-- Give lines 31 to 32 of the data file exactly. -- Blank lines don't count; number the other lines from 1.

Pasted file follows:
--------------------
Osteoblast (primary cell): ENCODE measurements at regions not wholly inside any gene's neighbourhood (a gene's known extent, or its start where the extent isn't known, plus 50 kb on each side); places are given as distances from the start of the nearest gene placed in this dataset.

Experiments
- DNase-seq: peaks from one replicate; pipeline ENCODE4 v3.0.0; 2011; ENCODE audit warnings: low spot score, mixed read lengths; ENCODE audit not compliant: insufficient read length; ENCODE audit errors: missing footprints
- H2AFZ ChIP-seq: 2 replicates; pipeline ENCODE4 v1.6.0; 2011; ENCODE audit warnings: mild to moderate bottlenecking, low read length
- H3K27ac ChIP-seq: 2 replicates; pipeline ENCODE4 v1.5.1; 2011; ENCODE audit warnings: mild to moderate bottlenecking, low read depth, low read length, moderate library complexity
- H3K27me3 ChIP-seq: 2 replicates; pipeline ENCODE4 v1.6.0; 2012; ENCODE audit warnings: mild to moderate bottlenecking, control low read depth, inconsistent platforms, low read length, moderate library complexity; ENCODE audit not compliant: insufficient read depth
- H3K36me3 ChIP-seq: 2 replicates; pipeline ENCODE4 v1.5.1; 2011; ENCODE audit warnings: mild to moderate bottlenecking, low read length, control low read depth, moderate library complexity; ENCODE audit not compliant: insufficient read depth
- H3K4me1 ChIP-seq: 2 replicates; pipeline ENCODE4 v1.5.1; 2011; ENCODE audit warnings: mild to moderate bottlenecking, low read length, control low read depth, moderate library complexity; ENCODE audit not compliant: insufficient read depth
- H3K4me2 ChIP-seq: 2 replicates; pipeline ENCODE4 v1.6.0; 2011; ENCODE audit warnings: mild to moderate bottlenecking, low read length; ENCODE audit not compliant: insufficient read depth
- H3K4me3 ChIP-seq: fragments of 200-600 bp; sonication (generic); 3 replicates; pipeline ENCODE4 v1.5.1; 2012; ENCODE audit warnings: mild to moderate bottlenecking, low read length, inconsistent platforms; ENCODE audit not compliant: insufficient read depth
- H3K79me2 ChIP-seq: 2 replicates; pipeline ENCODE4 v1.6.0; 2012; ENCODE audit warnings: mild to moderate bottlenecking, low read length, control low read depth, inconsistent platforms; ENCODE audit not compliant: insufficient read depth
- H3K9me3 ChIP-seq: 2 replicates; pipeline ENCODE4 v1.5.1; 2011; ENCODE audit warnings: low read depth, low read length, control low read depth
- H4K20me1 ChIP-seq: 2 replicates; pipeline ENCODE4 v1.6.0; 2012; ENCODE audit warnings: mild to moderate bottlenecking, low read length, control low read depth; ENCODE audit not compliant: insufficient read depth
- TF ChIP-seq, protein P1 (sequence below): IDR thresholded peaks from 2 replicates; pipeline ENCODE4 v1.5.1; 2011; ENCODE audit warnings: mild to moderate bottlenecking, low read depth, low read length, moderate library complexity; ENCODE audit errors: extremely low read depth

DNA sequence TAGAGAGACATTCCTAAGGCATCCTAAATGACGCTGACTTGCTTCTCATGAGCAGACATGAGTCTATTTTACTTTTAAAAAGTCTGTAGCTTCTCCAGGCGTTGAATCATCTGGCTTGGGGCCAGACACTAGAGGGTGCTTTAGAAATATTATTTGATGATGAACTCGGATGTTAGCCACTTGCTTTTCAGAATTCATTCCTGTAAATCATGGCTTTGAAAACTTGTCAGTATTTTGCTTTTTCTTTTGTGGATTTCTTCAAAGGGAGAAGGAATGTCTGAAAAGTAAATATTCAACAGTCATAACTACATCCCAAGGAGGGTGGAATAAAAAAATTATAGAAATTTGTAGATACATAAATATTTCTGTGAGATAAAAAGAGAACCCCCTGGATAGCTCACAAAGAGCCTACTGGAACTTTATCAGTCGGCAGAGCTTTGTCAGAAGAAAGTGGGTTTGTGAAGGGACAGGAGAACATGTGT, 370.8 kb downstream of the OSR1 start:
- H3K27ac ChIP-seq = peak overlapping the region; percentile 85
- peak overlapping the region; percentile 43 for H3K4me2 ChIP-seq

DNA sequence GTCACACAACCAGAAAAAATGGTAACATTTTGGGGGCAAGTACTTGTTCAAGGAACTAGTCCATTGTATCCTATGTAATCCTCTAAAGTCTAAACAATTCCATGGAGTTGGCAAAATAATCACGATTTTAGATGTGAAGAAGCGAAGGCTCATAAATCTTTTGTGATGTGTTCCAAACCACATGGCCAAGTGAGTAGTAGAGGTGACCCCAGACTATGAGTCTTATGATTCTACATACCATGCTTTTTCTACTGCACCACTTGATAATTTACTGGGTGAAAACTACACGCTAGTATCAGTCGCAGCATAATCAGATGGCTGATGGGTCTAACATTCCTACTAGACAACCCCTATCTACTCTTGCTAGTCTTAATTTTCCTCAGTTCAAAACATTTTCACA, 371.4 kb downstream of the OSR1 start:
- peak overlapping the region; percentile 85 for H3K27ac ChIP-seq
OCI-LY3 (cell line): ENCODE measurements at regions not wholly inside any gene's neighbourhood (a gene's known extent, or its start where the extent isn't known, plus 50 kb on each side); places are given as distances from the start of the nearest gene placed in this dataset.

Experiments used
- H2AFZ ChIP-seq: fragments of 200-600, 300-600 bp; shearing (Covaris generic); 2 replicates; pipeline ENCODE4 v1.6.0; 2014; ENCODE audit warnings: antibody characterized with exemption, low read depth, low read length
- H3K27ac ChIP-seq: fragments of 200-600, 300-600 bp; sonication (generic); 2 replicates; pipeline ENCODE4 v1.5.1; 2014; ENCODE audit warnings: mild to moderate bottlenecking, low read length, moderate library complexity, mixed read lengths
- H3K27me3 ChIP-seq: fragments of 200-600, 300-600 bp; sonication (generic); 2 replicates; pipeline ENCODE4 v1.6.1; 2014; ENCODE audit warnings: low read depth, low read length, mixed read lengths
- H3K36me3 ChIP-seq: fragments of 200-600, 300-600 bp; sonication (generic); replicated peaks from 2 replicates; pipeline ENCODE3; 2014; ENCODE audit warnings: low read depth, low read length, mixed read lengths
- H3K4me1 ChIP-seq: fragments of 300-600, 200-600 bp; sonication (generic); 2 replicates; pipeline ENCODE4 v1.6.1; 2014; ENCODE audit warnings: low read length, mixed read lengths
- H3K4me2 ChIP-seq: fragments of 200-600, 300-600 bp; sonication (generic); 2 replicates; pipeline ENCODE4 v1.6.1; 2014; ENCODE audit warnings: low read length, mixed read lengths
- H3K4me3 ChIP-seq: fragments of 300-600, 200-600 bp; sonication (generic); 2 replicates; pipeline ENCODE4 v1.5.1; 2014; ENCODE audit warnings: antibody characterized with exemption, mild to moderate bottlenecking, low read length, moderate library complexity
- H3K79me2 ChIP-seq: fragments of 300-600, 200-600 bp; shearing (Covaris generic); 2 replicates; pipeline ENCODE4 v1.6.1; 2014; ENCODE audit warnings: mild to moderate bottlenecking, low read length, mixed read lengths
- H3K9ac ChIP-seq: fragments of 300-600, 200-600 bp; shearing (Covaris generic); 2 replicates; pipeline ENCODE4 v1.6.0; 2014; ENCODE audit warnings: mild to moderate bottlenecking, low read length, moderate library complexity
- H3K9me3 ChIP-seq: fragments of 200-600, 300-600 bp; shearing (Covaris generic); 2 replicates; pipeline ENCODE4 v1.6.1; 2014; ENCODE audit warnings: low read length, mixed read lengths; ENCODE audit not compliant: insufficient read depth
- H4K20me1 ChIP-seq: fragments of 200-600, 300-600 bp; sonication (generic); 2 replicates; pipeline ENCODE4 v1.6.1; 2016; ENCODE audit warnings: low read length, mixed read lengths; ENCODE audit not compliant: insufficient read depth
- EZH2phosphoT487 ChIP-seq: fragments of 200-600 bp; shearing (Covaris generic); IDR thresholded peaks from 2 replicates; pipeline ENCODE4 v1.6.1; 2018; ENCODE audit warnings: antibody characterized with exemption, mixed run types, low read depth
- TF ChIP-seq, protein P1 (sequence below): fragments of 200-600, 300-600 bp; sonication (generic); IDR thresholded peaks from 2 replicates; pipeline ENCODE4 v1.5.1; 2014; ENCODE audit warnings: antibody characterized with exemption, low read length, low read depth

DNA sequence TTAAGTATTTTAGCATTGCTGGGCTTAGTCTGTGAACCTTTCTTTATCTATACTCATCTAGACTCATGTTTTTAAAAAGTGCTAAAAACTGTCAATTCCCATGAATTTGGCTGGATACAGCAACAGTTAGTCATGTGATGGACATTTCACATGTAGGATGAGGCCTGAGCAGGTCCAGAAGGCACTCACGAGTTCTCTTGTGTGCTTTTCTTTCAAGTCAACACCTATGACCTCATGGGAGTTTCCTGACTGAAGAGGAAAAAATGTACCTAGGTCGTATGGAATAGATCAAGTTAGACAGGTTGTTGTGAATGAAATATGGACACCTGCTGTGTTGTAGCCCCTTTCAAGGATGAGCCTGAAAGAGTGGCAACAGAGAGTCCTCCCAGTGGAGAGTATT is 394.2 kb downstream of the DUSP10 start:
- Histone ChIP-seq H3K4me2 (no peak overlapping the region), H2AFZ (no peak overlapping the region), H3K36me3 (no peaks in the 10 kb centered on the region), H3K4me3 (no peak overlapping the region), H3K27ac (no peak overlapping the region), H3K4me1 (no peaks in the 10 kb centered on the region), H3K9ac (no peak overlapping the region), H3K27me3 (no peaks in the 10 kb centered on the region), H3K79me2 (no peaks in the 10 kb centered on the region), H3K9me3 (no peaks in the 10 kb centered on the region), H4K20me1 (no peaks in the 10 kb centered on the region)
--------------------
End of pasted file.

- H3K9me3 ChIP-seq: fragments of 200-600, 300-600 bp; shearing (Covaris generic); 2 replicates; pipeline ENCODE4 v1.6.1; 2014; ENCODE audit warnings: low read length, mixed read lengths; ENCODE audit not compliant: insufficient read depth
- H4K20me1 ChIP-seq: fragments of 200-600, 300-600 bp; sonication (generic); 2 replicates; pipeline ENCODE4 v1.6.1; 2016; ENCODE audit warnings: low read length, mixed read lengths; ENCODE audit not compliant: insufficient read depth